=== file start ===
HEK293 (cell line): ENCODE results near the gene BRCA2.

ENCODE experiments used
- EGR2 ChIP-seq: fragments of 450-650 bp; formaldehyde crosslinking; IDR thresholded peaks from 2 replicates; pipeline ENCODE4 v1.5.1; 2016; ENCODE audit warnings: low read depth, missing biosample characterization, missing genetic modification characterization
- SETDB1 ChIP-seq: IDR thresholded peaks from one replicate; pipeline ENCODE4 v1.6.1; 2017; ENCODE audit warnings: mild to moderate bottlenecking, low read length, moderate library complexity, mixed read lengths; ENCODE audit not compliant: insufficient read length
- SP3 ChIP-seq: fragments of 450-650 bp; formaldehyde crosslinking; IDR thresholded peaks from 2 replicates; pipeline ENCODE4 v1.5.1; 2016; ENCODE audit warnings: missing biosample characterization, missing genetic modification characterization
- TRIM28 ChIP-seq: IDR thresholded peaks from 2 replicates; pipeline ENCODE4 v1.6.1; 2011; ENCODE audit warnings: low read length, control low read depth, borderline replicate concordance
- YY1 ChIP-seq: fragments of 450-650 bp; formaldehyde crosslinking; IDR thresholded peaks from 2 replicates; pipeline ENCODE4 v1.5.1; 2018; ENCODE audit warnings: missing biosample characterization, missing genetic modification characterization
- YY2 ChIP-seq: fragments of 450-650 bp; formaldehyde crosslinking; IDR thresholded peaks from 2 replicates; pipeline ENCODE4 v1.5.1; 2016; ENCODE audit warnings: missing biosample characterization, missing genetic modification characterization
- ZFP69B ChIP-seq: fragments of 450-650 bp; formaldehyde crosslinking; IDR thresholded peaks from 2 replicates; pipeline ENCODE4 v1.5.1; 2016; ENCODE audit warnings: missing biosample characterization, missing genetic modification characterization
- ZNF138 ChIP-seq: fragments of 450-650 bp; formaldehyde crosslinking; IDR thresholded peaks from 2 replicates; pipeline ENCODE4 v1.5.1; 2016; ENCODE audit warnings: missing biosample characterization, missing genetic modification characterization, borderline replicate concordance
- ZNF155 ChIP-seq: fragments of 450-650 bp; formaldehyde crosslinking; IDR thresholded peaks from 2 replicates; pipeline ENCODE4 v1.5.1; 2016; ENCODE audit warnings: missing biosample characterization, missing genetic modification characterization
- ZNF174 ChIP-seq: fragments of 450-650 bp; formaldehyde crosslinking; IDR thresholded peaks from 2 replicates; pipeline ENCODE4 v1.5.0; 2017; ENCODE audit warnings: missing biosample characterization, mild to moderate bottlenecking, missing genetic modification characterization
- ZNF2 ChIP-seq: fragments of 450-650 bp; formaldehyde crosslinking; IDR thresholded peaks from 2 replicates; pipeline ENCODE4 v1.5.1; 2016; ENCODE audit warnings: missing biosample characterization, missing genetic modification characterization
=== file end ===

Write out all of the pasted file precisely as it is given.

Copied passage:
HEK293 (cell line): ENCODE results near the gene BRCA2.

ENCODE experiments used
- EGR2 ChIP-seq: fragments of 450-650 bp; formaldehyde crosslinking; IDR thresholded peaks from 2 replicates; pipeline ENCODE4 v1.5.1; 2016; ENCODE audit warnings: low read depth, missing biosample characterization, missing genetic modification characterization
- SETDB1 ChIP-seq: IDR thresholded peaks from one replicate; pipeline ENCODE4 v1.6.1; 2017; ENCODE audit warnings: mild to moderate bottlenecking, low read length, moderate library complexity, mixed read lengths; ENCODE audit not compliant: insufficient read length
- SP3 ChIP-seq: fragments of 450-650 bp; formaldehyde crosslinking; IDR thresholded peaks from 2 replicates; pipeline ENCODE4 v1.5.1; 2016; ENCODE audit warnings: missing biosample characterization, missing genetic modification characterization
- TRIM28 ChIP-seq: IDR thresholded peaks from 2 replicates; pipeline ENCODE4 v1.6.1; 2011; ENCODE audit warnings: low read length, control low read depth, borderline replicate concordance
- YY1 ChIP-seq: fragments of 450-650 bp; formaldehyde crosslinking; IDR thresholded peaks from 2 replicates; pipeline ENCODE4 v1.5.1; 2018; ENCODE audit warnings: missing biosample characterization, missing genetic modification characterization
- YY2 ChIP-seq: fragments of 450-650 bp; formaldehyde crosslinking; IDR thresholded peaks from 2 replicates; pipeline ENCODE4 v1.5.1; 2016; ENCODE audit warnings: missing biosample characterization, missing genetic modification characterization
- ZFP69B ChIP-seq: fragments of 450-650 bp; formaldehyde crosslinking; IDR thresholded peaks from 2 replicates; pipeline ENCODE4 v1.5.1; 2016; ENCODE audit warnings: missing biosample characterization, missing genetic modification characterization
- ZNF138 ChIP-seq: fragments of 450-650 bp; formaldehyde crosslinking; IDR thresholded peaks from 2 replicates; pipeline ENCODE4 v1.5.1; 2016; ENCODE audit warnings: missing biosample characterization, missing genetic modification characterization, borderline replicate concordance
- ZNF155 ChIP-seq: fragments of 450-650 bp; formaldehyde crosslinking; IDR thresholded peaks from 2 replicates; pipeline ENCODE4 v1.5.1; 2016; ENCODE audit warnings: missing biosample characterization, missing genetic modification characterization
- ZNF174 ChIP-seq: fragments of 450-650 bp; formaldehyde crosslinking; IDR thresholded peaks from 2 replicates; pipeline ENCODE4 v1.5.0; 2017; ENCODE audit warnings: missing biosample characterization, mild to moderate bottlenecking, missing genetic modification characterization
- ZNF2 ChIP-seq: fragments of 450-650 bp; formaldehyde crosslinking; IDR thresholded peaks from 2 replicates; pipeline ENCODE4 v1.5.1; 2016; ENCODE audit warnings: missing biosample characterization, missing genetic modification characterization